“The Richest Man in Town” wants to get out of the spotlight.
Josh Kopelman was featured as Philadelphia’s “Richest Man in Town” in a new book written by author W. Randall Jones. Jones traveled to 100 U.S. cities and towns to compile a collection of business wisdom, published last month by Hatchett Book Group.
The book claims that the young entrepreneur/venture capitalist is the wealthiest self-made person in Philadelphia. In the book Jones describes Kopelman as a technology guru who "sold Half.com to eBay in 2000 for $355 million.” He was 29 at the time.
Kopelman is apparently not at all happy about the title.
"He was very upset with me," Jones told Philly.com.
One of the reasons Kopelman might be unhappy about the title is because there are other entrepreneurs in Philly who have more rights to that claim.
For example Richard Hayne, founder of Urban Outfitters, who is worth more than $700 million and was worth billions before stock-prices took a dive. He was even featured in Forbes’ billionaire list several times.
You could even consider new to the billionaire club, Eagles owner Jeffrey Lurie. He is not entirely self-made though because of help from family fortune.
So what has Kopelman done to warrant so much attention? In 1992, during his sophomore year at the Wharton School at the University of Pennsylvania., Josh co-founded Infonautics Corporation, an Internet information company. In 1996, Infonautics went public on the NASDAQ stock exchange. Kopelman left Infonautics in 1999 to found Half.com. He is currently Managing Director of First Round Capital, a seed-stage venture fund. He is an investor, director and advisor to a variety of businesses, most in the software and Internet domain.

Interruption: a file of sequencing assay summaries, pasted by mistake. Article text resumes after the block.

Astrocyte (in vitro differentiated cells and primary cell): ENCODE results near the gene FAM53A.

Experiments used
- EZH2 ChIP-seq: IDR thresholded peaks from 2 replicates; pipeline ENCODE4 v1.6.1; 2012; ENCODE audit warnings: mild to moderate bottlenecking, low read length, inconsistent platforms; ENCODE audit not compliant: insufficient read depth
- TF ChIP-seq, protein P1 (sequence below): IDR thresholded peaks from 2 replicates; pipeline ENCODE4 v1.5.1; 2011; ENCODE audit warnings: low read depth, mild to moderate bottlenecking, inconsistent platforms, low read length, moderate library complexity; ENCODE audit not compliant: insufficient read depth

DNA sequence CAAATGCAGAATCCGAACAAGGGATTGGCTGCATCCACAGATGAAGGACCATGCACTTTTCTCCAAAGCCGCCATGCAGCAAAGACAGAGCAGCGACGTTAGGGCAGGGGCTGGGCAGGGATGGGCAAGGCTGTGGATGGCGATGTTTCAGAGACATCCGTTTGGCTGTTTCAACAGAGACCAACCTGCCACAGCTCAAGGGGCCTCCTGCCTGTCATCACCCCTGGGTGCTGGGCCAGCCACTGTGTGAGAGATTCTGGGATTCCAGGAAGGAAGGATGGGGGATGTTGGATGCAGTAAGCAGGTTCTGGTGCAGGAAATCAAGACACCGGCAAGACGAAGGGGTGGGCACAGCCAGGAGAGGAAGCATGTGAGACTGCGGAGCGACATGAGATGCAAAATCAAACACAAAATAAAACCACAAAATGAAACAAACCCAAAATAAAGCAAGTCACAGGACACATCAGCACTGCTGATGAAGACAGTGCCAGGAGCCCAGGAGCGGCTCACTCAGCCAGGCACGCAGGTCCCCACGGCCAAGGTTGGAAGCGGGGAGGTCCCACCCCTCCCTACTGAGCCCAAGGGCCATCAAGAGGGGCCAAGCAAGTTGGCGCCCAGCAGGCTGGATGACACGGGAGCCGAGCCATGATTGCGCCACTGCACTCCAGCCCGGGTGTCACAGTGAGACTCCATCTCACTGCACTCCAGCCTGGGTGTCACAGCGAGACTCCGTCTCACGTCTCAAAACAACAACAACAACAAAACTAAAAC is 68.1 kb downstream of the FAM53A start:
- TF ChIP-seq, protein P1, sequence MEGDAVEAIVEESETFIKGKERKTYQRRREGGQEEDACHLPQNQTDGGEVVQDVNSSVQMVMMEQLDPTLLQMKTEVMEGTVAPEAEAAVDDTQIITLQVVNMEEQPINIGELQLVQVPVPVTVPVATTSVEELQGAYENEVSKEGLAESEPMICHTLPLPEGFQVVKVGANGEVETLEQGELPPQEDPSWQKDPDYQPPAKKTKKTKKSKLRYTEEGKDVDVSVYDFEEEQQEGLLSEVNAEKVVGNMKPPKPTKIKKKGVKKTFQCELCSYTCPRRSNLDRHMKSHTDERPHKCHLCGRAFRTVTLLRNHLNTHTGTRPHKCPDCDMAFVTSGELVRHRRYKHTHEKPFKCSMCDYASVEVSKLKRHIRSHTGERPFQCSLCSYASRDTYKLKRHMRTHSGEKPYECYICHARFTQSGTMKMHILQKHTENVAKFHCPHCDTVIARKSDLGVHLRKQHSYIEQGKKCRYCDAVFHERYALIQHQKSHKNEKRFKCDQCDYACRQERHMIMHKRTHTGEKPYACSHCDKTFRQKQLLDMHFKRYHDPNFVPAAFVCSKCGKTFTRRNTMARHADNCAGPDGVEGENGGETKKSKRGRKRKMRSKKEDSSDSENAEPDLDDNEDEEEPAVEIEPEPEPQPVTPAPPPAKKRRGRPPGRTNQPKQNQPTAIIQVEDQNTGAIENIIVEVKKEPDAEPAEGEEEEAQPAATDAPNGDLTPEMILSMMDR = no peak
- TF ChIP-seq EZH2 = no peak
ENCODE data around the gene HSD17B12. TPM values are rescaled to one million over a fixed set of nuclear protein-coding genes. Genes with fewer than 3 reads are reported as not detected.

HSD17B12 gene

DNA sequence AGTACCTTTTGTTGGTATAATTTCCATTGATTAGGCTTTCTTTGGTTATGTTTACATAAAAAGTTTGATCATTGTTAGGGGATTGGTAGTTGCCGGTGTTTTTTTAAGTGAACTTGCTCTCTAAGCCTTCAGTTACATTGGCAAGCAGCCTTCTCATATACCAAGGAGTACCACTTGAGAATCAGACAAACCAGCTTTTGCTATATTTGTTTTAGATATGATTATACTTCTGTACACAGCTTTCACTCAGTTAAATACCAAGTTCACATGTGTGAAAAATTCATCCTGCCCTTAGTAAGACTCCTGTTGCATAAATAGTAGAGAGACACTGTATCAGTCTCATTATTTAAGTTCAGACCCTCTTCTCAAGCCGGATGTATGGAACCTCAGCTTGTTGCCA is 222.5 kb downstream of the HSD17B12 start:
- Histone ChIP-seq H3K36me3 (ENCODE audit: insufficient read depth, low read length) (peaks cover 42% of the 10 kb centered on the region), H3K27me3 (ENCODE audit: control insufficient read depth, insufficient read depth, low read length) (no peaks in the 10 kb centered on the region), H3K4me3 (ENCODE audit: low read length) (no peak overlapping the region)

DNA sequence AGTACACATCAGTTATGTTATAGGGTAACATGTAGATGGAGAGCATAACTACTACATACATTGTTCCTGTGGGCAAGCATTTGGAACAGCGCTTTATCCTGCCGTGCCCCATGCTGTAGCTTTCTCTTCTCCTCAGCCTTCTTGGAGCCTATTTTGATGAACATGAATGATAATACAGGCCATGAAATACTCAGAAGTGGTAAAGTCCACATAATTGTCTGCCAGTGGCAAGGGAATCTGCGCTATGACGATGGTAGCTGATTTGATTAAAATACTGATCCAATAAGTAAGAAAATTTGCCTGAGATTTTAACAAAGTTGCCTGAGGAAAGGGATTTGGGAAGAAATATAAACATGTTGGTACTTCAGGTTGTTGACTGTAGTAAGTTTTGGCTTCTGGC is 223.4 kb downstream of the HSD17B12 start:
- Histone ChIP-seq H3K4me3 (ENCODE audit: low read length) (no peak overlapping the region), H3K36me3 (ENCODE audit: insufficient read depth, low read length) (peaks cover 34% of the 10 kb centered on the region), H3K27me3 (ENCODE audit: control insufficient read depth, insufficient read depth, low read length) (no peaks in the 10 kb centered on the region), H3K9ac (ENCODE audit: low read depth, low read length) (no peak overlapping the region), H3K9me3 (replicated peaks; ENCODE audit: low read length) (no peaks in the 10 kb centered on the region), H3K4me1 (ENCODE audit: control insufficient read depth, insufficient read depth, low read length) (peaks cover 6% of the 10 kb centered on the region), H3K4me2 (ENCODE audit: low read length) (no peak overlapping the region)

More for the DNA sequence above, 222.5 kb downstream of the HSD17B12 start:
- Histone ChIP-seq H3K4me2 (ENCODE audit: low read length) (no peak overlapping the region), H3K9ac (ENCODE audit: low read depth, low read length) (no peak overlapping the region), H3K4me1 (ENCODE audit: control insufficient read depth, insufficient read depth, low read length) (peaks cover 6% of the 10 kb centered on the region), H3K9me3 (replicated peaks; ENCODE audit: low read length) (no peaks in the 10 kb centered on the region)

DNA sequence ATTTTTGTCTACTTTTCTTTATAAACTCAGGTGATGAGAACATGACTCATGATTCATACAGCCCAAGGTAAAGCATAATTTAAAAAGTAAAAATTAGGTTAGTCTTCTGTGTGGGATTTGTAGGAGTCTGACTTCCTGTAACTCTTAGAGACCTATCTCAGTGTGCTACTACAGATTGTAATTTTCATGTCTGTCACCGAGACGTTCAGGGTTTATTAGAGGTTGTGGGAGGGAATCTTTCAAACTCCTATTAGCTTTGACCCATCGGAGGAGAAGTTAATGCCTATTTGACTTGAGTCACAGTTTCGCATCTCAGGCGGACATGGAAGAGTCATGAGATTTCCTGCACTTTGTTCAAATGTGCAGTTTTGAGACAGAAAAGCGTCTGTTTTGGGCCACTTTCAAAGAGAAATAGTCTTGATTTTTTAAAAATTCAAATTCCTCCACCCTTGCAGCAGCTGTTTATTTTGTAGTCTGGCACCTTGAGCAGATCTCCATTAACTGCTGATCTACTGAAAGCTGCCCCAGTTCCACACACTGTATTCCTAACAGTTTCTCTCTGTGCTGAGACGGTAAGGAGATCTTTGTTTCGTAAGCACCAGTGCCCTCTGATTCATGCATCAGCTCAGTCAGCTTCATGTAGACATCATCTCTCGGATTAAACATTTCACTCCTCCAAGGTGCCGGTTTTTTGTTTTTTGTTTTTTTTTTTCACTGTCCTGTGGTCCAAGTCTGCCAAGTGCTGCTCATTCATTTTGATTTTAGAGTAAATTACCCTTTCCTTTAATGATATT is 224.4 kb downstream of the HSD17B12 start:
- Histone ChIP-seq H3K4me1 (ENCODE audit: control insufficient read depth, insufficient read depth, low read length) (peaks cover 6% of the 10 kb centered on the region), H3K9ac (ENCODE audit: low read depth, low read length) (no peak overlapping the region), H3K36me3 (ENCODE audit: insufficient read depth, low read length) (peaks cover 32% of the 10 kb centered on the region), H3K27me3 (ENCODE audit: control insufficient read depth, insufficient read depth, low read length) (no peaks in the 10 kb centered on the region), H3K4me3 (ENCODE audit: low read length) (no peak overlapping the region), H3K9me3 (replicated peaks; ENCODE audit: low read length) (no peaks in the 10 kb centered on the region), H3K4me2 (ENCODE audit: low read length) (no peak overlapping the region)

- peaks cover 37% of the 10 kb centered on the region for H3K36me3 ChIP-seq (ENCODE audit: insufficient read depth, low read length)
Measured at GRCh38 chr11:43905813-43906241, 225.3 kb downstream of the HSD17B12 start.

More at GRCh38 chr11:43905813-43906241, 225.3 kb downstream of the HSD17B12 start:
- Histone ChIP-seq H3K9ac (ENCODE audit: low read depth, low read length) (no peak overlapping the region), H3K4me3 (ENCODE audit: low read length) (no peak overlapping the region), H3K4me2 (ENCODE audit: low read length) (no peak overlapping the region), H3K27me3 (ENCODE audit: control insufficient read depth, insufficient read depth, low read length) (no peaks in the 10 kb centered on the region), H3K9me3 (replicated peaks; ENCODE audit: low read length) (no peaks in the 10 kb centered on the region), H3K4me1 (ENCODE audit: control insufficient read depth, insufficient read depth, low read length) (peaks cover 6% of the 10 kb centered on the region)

Even though Kopelman is not happy about being named in “The Richest Man in Town” he still shares insight of becoming wealthy in several chapters of the book.
In the chapter on "Commandment 4: Get Addicted to Ambition," Kopelman states: "I'm hoping to step up to the plate dozens of times in my lifetime, and I'm hoping that my lifetime batting average is high, that's what it's all about. There is always a next rung on the ladder of success."
Other words of wisdom shared in the book include "We see two thousand business plans a year, and I tell entrepreneurs that a business plan is obsolete the minute you press PRINT" also "Intelligence without an emotional connection is unintelligible."
After interviewing some of the wealthiest people in the country, from Bill Gates to the lesser-known Fred DeLuca, who founded Subway, Jones learned quite a bit about what it takes to become wealthy.
“Wealth is the byproduct of worthy activity. It’s what happens when you perform a useful service or make a decent product, then market it aggressively and treat customers decently. It’s about right livelihood, not pursuit of money. Sharks may score big for a while, but over the long haul it’s the good people who win biggest, Jones told Headbutler.com.
To find out more about the book go to W. Randall Jones’ website.